I started with a wall made of 3/8" plywood (obviously this isn't a scale model, per se, because the wall isn't thick enough for scale :) I painted it white.
The surface is okay, but clearly shows the typical plywood grain and has a few large knots and gaps in it. So the first thing I do, partly to fill in the obvious plywood gaps and partly to give it the texture of old plaster, is to roughly apply a partial coat of some kind of crack filler. (I'm not worrying about the area right around the door in this example, because I'm going to cover the bit of pink tape and the error in cutting with some framing for the doorway :)
In Canada we have various brands of Poly Filla available -- I've used all different kinds. This one is designed to fill bigger gaps so is more fibrous.
I applied it with a scrap of plastic, because I prefer a fairly flexible applicator for walls.
Okay, now you can apply your colour washes -- these would go for walls, chimney breasts or anything you want to keep fairly "whiteish" but want to look aged or rustic.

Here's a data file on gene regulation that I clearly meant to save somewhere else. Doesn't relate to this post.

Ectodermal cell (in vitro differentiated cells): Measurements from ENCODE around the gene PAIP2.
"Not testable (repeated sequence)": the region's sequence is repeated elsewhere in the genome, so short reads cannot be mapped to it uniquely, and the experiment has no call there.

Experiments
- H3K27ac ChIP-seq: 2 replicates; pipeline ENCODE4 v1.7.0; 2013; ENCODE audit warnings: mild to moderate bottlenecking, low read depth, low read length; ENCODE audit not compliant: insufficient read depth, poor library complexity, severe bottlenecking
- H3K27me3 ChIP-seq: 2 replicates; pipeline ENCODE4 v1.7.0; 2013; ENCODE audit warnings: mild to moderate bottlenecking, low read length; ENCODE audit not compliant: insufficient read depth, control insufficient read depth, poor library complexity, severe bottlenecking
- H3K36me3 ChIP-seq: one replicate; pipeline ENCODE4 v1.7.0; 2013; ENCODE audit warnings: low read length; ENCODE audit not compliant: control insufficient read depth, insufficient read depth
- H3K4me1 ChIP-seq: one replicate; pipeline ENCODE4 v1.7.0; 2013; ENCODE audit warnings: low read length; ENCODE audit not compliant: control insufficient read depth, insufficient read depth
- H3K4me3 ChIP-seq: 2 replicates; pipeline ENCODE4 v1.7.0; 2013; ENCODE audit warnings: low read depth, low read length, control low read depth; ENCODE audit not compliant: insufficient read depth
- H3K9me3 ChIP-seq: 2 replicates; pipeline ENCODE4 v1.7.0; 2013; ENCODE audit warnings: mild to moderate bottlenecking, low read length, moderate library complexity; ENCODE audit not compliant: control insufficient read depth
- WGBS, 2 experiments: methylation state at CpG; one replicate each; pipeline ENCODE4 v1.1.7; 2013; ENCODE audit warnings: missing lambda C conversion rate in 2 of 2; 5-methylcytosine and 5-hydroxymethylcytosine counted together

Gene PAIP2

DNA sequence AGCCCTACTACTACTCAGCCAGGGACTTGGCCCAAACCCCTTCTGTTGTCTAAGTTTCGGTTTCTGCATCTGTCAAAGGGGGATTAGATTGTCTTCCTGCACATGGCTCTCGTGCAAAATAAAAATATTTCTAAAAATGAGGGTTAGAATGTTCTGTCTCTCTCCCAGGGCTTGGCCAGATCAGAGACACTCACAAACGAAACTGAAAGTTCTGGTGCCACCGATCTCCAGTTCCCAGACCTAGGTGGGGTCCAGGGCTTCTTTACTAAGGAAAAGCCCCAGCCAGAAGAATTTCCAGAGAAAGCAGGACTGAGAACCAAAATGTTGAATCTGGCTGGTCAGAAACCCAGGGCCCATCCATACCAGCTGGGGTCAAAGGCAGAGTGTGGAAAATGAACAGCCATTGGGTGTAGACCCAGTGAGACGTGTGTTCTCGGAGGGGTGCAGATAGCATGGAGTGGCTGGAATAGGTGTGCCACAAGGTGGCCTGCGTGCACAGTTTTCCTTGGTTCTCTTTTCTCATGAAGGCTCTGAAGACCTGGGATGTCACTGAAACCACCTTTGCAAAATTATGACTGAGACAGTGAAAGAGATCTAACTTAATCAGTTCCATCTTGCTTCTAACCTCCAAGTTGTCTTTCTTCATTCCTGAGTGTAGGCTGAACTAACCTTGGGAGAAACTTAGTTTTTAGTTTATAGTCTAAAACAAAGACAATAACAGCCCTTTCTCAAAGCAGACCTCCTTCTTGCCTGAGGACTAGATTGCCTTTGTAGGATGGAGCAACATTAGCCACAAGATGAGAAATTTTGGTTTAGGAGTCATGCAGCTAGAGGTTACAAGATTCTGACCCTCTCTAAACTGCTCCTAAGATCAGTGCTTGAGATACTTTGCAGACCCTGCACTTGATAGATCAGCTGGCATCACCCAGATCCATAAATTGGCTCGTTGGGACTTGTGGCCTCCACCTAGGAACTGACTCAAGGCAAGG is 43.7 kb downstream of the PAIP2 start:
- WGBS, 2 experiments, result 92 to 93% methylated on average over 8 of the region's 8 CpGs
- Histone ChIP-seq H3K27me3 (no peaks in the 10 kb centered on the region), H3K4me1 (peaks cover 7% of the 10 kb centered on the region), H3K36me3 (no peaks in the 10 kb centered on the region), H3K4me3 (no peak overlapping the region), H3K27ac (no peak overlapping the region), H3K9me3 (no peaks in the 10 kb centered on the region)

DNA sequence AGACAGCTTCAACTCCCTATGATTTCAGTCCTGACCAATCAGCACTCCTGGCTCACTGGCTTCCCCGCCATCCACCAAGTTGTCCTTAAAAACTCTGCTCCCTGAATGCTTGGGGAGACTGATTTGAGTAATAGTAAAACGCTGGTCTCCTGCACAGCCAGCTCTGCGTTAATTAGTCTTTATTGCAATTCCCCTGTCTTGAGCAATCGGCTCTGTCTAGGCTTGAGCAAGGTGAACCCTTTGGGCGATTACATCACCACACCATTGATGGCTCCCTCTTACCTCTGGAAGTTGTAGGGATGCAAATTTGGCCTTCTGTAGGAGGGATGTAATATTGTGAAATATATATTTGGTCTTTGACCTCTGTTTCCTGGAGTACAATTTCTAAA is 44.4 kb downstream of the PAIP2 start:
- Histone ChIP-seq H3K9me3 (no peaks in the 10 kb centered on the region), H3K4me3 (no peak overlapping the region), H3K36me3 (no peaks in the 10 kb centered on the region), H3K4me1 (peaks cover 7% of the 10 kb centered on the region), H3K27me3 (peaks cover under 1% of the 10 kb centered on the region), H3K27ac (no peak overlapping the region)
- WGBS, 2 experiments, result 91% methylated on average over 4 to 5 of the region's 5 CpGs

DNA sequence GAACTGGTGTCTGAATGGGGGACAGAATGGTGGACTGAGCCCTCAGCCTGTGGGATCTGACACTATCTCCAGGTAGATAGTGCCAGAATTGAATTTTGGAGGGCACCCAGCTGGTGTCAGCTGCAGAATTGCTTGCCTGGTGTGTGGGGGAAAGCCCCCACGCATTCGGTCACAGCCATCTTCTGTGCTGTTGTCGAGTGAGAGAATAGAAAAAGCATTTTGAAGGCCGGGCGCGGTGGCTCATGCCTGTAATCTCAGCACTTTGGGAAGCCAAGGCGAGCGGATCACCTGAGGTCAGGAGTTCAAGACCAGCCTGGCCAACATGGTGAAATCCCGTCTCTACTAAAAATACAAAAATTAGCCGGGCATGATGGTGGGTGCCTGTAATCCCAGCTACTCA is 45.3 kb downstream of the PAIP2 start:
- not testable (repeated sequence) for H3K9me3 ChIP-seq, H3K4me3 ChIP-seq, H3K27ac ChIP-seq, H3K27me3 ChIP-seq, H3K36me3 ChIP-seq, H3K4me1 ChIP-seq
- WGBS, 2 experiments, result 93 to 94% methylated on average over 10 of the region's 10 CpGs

You need to do at least two washes, one "cool", one "warm". Maybe start with a grey -- a little white, a tiny amount of black (very little black) and a lot of water. You want a nice, neutral, super watery grey. (I use artist's acrylics because that's what I have, but any water soluble craft paint would be fine).
Test your solution in an inconspicuous part of the model. It should change the colour, but not be really, really obvious. You'll notice it, but it shouldn't look too opaque.
If it's too heavy (as it clearly is in the photo above), immediately dilute it on the wall with a clean brush and more water.
When you've got the solution to your liking, roughly brush some on all the parts you want to age. You do not want to cover all the white, just scumble the wash on a bit, stand back and look at it. Don't use a tiny brush -- a good half an inch diameter round brush would be perfect.
It looks okay, but it's a little flat. Now mix up your second wash. This should be a warm one. It's the balance of warm and cool that really makes things look three dimensional. For the second wash here, I just added a little burnt umber to the very watery grey wash. It's fine to work wet into wet, by the way.
Step back from the project often. Breathe. Have a cup of tea (or a gin and tonic). Come back and just let your eye wander over the work. You'll know when it's right!
Most of all, have fun :) Remember, if it really looks dreadful, just paint it over white and start again!